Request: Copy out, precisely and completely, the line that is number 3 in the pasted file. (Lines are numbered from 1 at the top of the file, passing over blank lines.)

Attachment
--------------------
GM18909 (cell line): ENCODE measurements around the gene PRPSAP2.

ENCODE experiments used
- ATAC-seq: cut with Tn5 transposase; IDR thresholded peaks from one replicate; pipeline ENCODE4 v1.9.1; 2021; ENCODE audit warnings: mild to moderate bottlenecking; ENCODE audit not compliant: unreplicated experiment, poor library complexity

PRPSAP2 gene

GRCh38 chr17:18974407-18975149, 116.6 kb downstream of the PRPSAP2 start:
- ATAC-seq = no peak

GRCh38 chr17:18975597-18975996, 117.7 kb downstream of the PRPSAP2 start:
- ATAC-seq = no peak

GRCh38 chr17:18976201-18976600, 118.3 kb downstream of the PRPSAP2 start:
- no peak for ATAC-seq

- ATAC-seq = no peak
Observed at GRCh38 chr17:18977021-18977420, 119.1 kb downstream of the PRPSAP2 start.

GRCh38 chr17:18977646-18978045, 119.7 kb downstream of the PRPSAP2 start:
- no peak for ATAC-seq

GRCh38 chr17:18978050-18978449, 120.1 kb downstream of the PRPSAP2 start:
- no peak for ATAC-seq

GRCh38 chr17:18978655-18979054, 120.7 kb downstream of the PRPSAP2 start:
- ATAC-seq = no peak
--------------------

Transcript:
- ATAC-seq: cut with Tn5 transposase; IDR thresholded peaks from one replicate; pipeline ENCODE4 v1.9.1; 2021; ENCODE audit warnings: mild to moderate bottlenecking; ENCODE audit not compliant: unreplicated experiment, poor library complexity